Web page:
Last updated 2022-04-16 11:06:05

Curl For Technical Writers

Table of contents

carbon (1) [↗]

What is Curl?

Curl is a command-line tool for making network requests to servers. It can be found on most UNIX-based systems ie: Linux and Mac OS. It can also be set up on Windows with a little bit of effort [↗].

In most of my articles I describe Postman [↗] as the go-to tool for testing out APIs, Curl also falls under this category. If you know your way around the command line, Curl is the perfect barebone alternative to Postman when it comes to API clients.

Why use curl?

As I might have hinted at in the earlier section, Curl can be used as an API client, and since it's command-line based, it opens up the ability to use it in shell scripting which can be a powerful combination when it comes to API testing. Using a tool like Postman has a bit of a learning curve, outside of knowing the parameter and filter combinations to use to make specific types of requests, you barely have to learn anything else in other to use Curl.

Another good reason to learn to use Curl as a tech writer is the fact that most developers are familiar with it and can be provided as a code example instead of examples in different programming languages. Most developers can work out the code they need from a curl example.

Making a GET request using CURL

$ curl -XGET -H 'content-type: application/json' 'https://example.com?count=10'

Above is an example of a GET request using curl. -XGET is used to denote that. A header is also set using the flag-H. in this case, the header is set for the content-type to let our server know we will be sending as well as expecting JSON as the main form of data input and output.

At the end of the command is the URL 'https://example.com?count=10' to which we are sending the request. Given that each section of the command is wrapped in quotes ' we can for example put the URL anywhere in the request.

Making a POST request using CURL


$ curl -XPOST -H 'content-type: application/json' -d '{"name":"Eddy"}' 'https://example.com'


01: curl --location --request POST 'https://example.com' \ 02: 03: --header 'Content-Type: application/x-www-form-urlencoded' \ 04: 05: --data-urlencode 'name=eddy' \ 06:

Lets now look at a POST request, much hasn't changed compared to the GET request except the addition of the data body -d '{"name":"Eddy"}' in the form of JSON and the method type set to POST ie: -XPOST

The example 2 shows an example where instead of sending a JSON data body we send a form URL encoded body, which is similar to what happens when you submit a form using the HTML form tag.

A PATCH request using CURL

$ curl -XPATCH -H 'content-type: application/json' -d '{"name":"Mike"}' 'https://example.com'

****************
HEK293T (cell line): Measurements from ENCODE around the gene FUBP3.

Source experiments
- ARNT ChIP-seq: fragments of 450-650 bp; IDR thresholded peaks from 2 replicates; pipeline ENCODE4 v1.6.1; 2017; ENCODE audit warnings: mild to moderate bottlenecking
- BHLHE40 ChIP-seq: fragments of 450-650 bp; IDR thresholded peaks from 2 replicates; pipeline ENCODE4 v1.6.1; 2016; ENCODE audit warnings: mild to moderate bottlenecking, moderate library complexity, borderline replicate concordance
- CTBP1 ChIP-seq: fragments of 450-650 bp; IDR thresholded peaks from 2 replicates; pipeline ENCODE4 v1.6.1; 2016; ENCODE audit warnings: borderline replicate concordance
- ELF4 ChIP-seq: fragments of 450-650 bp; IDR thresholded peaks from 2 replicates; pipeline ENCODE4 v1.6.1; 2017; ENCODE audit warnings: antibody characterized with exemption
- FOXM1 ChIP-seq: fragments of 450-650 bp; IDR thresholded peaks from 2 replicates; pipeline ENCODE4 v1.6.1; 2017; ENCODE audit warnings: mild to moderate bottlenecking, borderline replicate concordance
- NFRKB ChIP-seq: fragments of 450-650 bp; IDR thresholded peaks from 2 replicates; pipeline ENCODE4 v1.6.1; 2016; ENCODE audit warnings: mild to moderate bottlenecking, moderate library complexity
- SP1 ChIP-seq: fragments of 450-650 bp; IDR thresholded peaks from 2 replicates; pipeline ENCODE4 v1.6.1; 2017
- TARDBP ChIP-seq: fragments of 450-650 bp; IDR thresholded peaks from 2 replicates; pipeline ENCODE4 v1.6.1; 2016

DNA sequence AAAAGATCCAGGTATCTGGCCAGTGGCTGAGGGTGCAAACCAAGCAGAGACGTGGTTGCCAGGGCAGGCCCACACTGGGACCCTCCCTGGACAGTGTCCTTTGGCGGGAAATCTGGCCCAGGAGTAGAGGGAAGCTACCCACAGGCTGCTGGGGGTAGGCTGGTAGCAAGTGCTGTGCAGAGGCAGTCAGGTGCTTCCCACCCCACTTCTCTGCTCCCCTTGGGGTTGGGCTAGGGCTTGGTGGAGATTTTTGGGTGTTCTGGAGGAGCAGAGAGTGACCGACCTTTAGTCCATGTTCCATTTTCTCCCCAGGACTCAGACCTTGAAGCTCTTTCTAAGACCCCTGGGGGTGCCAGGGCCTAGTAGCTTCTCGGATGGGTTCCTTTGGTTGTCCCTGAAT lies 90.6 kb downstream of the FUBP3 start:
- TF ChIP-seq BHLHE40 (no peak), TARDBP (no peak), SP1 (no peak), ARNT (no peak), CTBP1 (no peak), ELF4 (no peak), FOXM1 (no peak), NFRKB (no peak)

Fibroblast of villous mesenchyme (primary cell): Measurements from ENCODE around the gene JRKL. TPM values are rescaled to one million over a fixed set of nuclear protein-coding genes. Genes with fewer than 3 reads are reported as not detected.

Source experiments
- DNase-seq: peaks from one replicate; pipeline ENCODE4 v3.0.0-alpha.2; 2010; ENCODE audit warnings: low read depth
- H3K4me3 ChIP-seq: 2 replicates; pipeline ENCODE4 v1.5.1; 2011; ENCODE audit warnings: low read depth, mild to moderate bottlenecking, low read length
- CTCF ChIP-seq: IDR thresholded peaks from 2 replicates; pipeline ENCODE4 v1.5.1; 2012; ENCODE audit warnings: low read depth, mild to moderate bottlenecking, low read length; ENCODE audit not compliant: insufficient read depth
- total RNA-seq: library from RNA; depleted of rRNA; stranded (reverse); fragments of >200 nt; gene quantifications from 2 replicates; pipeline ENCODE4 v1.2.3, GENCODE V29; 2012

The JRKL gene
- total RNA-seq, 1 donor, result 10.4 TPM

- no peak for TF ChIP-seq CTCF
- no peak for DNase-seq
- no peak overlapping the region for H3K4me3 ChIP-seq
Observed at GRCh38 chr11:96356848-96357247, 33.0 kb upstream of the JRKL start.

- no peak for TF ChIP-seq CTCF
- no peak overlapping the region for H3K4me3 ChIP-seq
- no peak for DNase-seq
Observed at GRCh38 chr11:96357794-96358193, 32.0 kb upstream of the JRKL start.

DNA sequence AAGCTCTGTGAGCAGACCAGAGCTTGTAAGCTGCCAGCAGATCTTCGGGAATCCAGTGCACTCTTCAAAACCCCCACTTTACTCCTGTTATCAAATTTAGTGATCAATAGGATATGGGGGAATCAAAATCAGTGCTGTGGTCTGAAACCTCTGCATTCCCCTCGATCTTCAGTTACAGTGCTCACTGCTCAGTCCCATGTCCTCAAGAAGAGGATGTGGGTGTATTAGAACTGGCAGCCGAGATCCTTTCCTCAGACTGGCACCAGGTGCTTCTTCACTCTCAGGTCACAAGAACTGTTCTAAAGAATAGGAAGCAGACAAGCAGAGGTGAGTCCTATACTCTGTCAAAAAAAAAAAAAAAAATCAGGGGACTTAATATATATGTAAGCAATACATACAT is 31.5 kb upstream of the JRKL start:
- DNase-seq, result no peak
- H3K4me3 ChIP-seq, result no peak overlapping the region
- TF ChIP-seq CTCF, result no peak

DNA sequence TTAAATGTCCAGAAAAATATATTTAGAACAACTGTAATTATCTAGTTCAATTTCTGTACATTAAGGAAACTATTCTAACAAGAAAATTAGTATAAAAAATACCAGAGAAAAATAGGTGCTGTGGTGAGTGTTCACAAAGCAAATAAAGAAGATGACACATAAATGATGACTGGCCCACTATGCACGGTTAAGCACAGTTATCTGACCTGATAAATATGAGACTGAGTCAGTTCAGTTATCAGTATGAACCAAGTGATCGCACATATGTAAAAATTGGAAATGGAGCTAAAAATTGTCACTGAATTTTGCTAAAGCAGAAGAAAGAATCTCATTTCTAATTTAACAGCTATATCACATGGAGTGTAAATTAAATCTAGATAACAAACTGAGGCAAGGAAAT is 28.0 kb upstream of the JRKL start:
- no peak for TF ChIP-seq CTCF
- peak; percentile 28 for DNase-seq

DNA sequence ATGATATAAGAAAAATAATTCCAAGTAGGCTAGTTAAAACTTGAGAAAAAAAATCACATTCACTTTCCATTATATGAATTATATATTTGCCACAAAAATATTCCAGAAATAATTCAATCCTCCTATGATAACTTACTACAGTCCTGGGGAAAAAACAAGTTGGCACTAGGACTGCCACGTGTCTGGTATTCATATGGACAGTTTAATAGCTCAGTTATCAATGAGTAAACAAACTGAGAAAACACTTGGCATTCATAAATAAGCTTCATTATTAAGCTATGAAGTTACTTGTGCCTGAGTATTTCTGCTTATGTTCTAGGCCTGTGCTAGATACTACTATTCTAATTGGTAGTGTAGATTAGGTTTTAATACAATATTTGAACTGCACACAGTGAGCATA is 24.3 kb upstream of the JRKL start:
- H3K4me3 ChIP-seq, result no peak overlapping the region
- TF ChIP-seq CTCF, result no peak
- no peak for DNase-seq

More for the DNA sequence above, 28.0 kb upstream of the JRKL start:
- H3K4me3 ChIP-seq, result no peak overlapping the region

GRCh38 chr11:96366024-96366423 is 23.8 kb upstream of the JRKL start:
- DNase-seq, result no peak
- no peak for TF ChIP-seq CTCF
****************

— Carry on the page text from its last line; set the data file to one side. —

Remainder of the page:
Similar to the POST request the PATCH request has the method set to -XPATCH and the respective data body to accompany it i.e: -d '{"name":"Mike"}'.

In the case of a PUT request, you will only need to change the method to -XPUT and set the right data body.

A DELETE request using CURL

$ curl -XDELETE -H 'content-type: application/json' -H "Content-type: application/json" 'https://example.com?name=eddy'

Delete requests usually do not require data bodies and so just setting the right method -XDELETEand providing the right URL to identify the resource you will like to delete is enough.

In our example, we passed the name as a query parameter. ie: ?name=eddy to identify the resource we will like to delete.

Uploading a file using Curl

01: curl POST 'https://example.com' \ 02: 03: --header 'Content-Type: application/x-www-form-urlencoded' \ 04: 05: --form '@/Downloads/testfile.xlsx' 06:

Curl also allows for file uploads, for example, the above code mimics a request similar to the one made when you upload documents using the HTML form tag. In this case, we set our content-type header to form-url encoded --header 'Content-Type: application/x-www-form-urlencoded' and then use the --form flag followed by the server expected name for the file upload then =@ followed by the absolute or complete path to the file we will like to upload. --form 'image=@/Downloads/testfile.xlsx'

You might have noticed instead of using -H for the header this time around we used --header this is the full flag name, similarly --form can be written as -F.


Curl is a very useful and powerful tool and we have barely scratched the surface when it comes to what you can use it for. Curl also proves to be extremely useful when used in shell scripts as this makes it possible to automate different parts of your API work.

Here is another article you might like 😊 "How to become a software technical writer"